• Comment number 19.

    Is there going to be any feed-back from the BBC on this or is it going to just be another 'fateacomple', like it or lump it, like so many unpopular recent changes on the BBC news website...

  • Comment number 20.

    Re 19 Boilreplated - as per the fiasco with the removal of choice for UK and International News Frontpages, I suspect the fact that so far most comments are not in agreement with this change will also be ignored.

  • Comment number 21.

    I'd be interested to know whether or not you plan on collaborating with BBC Learning in the future.

  • Comment number 22.

    I'm not completely convinced that the areas go together particularly well - but to be honest I have no great problem with you organising it this way. I can see that it's tough to categorise content neatly without ending up with 20 sections.

    Frankly, there are other things about the BBC News website that dismay me far more - like the fact that the Latest News ticker has been leading for the last few hours on "Victoria Beckham criticised by US media for her slot on American Idol". Might it not be an idea to introduce a mechanism so that ridiculously unimportant stories like this are excluded from qualifying for the Latest 'News' ticker? I'm not suggesting you drop entertainment altogether. Just reduce its prominence. Leave the Daily Mail and Sky to make a big fuss about such non-stories.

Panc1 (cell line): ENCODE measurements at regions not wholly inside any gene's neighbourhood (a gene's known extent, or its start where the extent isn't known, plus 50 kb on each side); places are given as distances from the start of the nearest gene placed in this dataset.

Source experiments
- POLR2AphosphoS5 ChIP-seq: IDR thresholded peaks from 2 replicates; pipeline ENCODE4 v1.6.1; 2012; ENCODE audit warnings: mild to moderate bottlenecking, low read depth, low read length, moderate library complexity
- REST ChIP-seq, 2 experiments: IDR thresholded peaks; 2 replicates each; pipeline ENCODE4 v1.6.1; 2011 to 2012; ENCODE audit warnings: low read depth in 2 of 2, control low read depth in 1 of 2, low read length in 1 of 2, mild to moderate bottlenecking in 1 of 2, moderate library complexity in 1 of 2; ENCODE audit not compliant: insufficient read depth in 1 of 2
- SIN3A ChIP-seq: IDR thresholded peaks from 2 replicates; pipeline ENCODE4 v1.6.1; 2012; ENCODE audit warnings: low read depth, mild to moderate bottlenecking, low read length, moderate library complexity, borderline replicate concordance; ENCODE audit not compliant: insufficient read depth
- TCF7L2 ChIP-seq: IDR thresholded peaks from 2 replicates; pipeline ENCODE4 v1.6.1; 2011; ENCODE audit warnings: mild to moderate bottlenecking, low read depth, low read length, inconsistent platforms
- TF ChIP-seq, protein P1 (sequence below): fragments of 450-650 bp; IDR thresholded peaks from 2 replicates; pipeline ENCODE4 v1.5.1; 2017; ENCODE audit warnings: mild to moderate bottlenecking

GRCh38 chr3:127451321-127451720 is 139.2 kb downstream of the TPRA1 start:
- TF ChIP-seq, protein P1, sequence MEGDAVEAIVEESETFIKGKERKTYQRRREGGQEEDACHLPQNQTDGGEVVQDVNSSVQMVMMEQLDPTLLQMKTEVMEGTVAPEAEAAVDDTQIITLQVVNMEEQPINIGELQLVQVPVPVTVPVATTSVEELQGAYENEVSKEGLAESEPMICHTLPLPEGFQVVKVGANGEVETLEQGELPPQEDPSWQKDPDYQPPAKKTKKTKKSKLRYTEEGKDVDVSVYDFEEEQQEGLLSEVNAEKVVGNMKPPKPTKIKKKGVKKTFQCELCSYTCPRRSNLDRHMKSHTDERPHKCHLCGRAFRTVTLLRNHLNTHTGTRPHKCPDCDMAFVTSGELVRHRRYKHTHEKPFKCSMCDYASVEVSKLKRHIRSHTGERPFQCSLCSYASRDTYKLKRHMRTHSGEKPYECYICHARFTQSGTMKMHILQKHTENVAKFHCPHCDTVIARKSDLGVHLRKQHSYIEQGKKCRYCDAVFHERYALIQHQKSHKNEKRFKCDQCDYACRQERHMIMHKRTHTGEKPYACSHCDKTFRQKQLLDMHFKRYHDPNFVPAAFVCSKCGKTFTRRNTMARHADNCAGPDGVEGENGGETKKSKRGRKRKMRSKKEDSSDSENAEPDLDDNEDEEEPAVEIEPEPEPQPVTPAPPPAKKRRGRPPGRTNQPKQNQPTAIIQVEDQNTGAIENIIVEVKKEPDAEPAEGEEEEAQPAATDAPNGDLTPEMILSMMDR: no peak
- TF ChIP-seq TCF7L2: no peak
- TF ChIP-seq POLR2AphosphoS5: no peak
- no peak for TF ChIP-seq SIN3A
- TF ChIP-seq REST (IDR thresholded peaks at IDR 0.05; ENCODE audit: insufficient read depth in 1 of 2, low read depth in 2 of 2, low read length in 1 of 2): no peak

• Comment number 23.

    Thanks for your comments so far. To SheffTim, Cping500, TrustedFriend_Com and others – I’d say that finding the right groupings for stories is never going to be an exact science.

    As we develop methods for tagging and categorising stories in more detail and more systematically, it should become easier to provide more ways to group content – making it easier for us to help you to find the type of story you are looking for.

    Meanwhile – we aren’t taking away from the Education coverage – the stories will still be there and I hope they’ll be just as easy to find. Boilerplated – the last thing we want is a dumbing down of the section – the same coverage will still be there – we are just broadening it to include family related stories too.